As is the custom, MoMA PS1 waived all admission fees this past Sunday afternoon for its annual Spring Open House, inviting the public to a grand unveiling of the new Spring/Summer pieces. They will now all be on view until at least through Labor Day. Here's a look at what's new:
• Thomas Rafa's "The New Nationalists" is a potent video-documentary piece with a half dozen screens playing cinéma vérité portraits of the extreme right-wing groups gaining power right now in Central Europe (and, occasionally, of the Antifa who boldly confront them on the streets). Needless to say, much of the xenophobic, white-supremacy rhetoric Rafa has recorded in, for example, his native Slovak, will resonate loud and clear for anyone paying attention in America today.
• "Clear Day" is Maureen Gallace's large exhibition of very small, very quiet paintings. Gallace's tightly focused landscapes are all pretty and pastoral at first glance, and her color palate is gentle, but there are hints of distress going on within the postcard-like settings. You may be tempted to breeze through these galleries, but the work rewards careful, contemplative viewing, and the cumulative effect of the collection is surprisingly powerful.
• The MoMA PS1 archives have been culled for a mostly visual history of the museum. Titled "A Bit of Matter," you'll find flyers, posters, amazing old photographs, artist proposals, design plans, and other ephemera that tell the PS1 story from 1976 to 2000.
• "Past Skin" is a group exhibition for which six different artists have attempted to meet historian and feminist Donna Haraway's challenge, "Why should our bodies end at the skin?" There are 20 pieces incorporating a range of media, together offering a sliver of understanding into what it means that we now inhabit, in our daily lives, both a physical and a digital world. You'll find this one spread out in the "classroom and office" galleries on the second floor and in the lobby.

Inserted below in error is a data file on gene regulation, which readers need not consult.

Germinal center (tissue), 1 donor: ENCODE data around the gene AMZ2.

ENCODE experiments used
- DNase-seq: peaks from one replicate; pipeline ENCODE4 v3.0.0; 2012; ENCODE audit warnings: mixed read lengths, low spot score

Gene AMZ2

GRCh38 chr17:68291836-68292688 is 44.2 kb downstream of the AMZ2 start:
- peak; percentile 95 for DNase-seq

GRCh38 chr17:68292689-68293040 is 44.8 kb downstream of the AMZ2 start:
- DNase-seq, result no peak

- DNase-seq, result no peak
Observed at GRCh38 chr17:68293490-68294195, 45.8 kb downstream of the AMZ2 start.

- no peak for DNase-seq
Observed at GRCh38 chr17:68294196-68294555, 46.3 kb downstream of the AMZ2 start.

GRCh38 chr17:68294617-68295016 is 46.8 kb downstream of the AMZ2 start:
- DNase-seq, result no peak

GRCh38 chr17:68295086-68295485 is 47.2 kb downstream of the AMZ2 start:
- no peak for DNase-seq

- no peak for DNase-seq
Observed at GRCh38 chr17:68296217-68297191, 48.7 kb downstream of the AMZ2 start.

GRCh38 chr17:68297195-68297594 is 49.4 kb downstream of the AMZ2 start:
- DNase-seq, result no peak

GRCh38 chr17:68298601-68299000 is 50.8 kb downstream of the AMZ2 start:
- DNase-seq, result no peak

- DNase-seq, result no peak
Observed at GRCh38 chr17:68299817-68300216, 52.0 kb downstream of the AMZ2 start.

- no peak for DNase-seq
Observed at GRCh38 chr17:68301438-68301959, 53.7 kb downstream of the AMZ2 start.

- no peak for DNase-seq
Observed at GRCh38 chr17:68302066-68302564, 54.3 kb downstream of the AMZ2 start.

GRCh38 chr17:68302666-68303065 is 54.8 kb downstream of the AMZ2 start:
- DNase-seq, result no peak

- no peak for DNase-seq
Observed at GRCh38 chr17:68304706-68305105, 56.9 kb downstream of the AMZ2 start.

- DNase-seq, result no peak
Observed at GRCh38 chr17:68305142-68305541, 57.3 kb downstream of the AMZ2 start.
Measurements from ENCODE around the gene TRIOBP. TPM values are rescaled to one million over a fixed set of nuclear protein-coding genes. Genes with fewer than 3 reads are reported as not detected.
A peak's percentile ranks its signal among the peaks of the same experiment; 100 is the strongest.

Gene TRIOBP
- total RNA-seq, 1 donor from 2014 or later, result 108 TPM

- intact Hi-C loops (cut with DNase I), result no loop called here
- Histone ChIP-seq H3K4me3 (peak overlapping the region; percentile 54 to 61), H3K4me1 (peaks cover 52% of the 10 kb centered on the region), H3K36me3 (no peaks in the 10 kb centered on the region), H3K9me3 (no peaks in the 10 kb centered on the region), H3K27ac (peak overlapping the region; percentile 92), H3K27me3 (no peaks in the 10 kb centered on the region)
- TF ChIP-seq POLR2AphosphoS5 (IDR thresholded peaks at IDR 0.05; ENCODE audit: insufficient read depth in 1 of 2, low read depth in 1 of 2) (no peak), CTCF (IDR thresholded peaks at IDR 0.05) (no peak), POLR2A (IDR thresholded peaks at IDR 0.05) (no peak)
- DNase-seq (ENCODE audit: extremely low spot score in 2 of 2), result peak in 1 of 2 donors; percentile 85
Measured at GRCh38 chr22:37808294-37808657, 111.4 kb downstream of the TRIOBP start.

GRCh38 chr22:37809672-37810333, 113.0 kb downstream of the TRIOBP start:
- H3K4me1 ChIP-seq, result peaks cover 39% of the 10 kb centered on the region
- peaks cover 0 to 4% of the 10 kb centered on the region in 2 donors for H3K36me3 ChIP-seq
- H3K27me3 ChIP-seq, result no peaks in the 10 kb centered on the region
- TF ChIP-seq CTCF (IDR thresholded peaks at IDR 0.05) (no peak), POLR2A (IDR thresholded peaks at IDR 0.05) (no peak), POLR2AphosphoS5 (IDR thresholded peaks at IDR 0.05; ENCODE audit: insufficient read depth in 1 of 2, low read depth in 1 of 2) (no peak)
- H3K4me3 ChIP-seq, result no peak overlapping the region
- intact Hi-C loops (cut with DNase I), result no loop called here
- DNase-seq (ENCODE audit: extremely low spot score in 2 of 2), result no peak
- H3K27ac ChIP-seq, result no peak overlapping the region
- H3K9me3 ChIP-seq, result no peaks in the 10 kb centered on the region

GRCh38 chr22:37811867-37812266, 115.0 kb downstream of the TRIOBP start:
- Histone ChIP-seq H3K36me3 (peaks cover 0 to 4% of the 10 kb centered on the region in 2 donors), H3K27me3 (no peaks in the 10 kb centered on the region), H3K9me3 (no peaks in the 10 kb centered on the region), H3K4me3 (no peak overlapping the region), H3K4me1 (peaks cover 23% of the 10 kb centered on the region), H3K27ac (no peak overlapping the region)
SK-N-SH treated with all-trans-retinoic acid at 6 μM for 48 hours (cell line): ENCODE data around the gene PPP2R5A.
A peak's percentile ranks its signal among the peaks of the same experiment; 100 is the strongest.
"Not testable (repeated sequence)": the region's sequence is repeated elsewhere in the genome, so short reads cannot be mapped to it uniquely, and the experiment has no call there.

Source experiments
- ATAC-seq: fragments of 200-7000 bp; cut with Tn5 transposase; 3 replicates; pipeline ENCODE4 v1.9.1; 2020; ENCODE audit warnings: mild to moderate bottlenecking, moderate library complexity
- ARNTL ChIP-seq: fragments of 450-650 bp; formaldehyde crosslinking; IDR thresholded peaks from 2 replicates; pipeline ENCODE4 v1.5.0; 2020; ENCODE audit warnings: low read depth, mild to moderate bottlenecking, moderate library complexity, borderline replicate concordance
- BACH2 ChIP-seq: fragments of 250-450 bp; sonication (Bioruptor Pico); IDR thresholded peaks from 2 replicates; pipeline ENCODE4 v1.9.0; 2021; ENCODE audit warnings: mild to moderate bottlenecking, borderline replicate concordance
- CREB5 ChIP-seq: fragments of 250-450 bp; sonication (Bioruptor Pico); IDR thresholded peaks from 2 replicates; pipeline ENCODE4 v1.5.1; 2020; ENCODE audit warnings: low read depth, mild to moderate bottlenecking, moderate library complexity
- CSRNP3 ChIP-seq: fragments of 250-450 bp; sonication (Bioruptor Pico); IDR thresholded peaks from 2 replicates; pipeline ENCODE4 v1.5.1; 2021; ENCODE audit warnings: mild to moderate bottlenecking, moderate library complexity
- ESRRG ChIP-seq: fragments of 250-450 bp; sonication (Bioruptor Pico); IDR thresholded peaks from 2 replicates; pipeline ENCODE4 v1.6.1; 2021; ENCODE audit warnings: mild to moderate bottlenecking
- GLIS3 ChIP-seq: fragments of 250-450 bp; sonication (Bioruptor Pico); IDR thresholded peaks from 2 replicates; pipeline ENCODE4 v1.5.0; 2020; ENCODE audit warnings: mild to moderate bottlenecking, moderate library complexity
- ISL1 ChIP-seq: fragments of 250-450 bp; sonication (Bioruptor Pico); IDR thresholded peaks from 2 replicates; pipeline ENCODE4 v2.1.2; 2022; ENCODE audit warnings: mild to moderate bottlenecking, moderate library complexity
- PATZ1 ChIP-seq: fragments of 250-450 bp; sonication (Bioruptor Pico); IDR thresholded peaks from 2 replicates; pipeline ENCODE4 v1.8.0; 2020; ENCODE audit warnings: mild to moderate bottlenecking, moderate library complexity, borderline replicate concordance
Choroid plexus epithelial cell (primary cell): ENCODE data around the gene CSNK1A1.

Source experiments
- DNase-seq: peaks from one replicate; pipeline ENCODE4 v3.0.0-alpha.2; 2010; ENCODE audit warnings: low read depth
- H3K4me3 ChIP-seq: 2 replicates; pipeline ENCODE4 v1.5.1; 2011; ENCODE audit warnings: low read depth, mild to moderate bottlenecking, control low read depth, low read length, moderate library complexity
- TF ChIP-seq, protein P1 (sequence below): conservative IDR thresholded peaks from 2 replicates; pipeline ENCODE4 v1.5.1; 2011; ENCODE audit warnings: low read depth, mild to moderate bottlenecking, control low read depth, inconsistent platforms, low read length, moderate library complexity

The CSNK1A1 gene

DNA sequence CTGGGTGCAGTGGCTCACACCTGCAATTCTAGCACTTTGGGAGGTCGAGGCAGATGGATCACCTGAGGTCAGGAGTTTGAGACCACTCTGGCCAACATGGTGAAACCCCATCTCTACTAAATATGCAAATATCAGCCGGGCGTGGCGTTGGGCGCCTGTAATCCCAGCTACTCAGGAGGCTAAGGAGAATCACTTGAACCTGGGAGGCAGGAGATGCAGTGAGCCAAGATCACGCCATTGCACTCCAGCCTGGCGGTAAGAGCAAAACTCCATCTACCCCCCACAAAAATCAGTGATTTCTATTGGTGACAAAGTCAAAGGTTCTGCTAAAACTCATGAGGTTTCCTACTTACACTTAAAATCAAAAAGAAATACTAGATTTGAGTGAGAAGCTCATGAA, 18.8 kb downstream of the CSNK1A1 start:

• Ian Cheng describes his epic "Emissary" trilogy as a "video game that plays itself", and features three self-contained worlds that the artist populated with flora and fauna, applied the basic rules of physics, then let it run wild to see how what would evolve. In the right frame of mind you could spend a long time in this room.
In addition to the five new shows, notable holdovers include Cinthia Marcelle's mesmerizing "Education By Stone," for which she placed pieces of chalk in the cracks between the bricks of this atrium-like gallery; For Freedom's 100-day residency, coinciding with President Trump's first 100 day and featuring thousands of handmade, mostly excoriating signs from visitors; and James Turrell's masterpiece of light and simplicity, "Meeting."
And remember, grabbing a bite at MoMA PS1's cafeteria M. Wells Dinette, with its menu of meaty, big-flavored dishes, is always a good idea.